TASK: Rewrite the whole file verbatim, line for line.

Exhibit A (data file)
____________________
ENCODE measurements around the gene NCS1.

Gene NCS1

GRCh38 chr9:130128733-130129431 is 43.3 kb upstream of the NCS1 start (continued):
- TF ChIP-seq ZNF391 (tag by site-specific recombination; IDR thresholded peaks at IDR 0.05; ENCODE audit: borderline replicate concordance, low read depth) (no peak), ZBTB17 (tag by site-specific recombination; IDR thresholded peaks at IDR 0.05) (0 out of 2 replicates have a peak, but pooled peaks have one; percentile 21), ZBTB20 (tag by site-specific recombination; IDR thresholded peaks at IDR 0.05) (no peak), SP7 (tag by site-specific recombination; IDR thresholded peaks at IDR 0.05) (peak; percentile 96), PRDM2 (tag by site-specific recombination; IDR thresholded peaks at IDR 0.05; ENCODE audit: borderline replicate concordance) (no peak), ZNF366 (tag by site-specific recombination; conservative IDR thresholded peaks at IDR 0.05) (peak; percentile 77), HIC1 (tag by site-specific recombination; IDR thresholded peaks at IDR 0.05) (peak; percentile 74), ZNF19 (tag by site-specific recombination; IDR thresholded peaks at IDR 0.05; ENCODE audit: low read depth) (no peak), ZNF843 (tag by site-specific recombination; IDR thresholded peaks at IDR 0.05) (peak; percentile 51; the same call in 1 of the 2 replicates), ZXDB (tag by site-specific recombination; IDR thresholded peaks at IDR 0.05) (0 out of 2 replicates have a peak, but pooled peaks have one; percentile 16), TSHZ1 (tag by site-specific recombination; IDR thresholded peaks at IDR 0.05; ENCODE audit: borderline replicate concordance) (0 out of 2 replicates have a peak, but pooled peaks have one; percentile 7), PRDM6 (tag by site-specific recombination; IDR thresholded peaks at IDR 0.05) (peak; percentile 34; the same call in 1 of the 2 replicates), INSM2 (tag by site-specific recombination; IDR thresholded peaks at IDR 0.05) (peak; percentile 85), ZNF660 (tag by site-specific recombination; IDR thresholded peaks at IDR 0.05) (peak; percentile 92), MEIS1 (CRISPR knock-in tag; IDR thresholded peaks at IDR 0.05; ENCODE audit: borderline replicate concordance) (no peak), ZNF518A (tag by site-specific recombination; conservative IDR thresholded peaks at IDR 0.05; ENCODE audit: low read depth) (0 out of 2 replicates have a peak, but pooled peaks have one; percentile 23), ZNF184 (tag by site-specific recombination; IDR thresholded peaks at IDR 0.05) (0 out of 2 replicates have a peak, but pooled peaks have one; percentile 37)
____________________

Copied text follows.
ENCODE measurements around the gene NCS1.

Gene NCS1

GRCh38 chr9:130128733-130129431 is 43.3 kb upstream of the NCS1 start (continued):
- TF ChIP-seq ZNF391 (tag by site-specific recombination; IDR thresholded peaks at IDR 0.05; ENCODE audit: borderline replicate concordance, low read depth) (no peak), ZBTB17 (tag by site-specific recombination; IDR thresholded peaks at IDR 0.05) (0 out of 2 replicates have a peak, but pooled peaks have one; percentile 21), ZBTB20 (tag by site-specific recombination; IDR thresholded peaks at IDR 0.05) (no peak), SP7 (tag by site-specific recombination; IDR thresholded peaks at IDR 0.05) (peak; percentile 96), PRDM2 (tag by site-specific recombination; IDR thresholded peaks at IDR 0.05; ENCODE audit: borderline replicate concordance) (no peak), ZNF366 (tag by site-specific recombination; conservative IDR thresholded peaks at IDR 0.05) (peak; percentile 77), HIC1 (tag by site-specific recombination; IDR thresholded peaks at IDR 0.05) (peak; percentile 74), ZNF19 (tag by site-specific recombination; IDR thresholded peaks at IDR 0.05; ENCODE audit: low read depth) (no peak), ZNF843 (tag by site-specific recombination; IDR thresholded peaks at IDR 0.05) (peak; percentile 51; the same call in 1 of the 2 replicates), ZXDB (tag by site-specific recombination; IDR thresholded peaks at IDR 0.05) (0 out of 2 replicates have a peak, but pooled peaks have one; percentile 16), TSHZ1 (tag by site-specific recombination; IDR thresholded peaks at IDR 0.05; ENCODE audit: borderline replicate concordance) (0 out of 2 replicates have a peak, but pooled peaks have one; percentile 7), PRDM6 (tag by site-specific recombination; IDR thresholded peaks at IDR 0.05) (peak; percentile 34; the same call in 1 of the 2 replicates), INSM2 (tag by site-specific recombination; IDR thresholded peaks at IDR 0.05) (peak; percentile 85), ZNF660 (tag by site-specific recombination; IDR thresholded peaks at IDR 0.05) (peak; percentile 92), MEIS1 (CRISPR knock-in tag; IDR thresholded peaks at IDR 0.05; ENCODE audit: borderline replicate concordance) (no peak), ZNF518A (tag by site-specific recombination; conservative IDR thresholded peaks at IDR 0.05; ENCODE audit: low read depth) (0 out of 2 replicates have a peak, but pooled peaks have one; percentile 23), ZNF184 (tag by site-specific recombination; IDR thresholded peaks at IDR 0.05) (0 out of 2 replicates have a peak, but pooled peaks have one; percentile 37)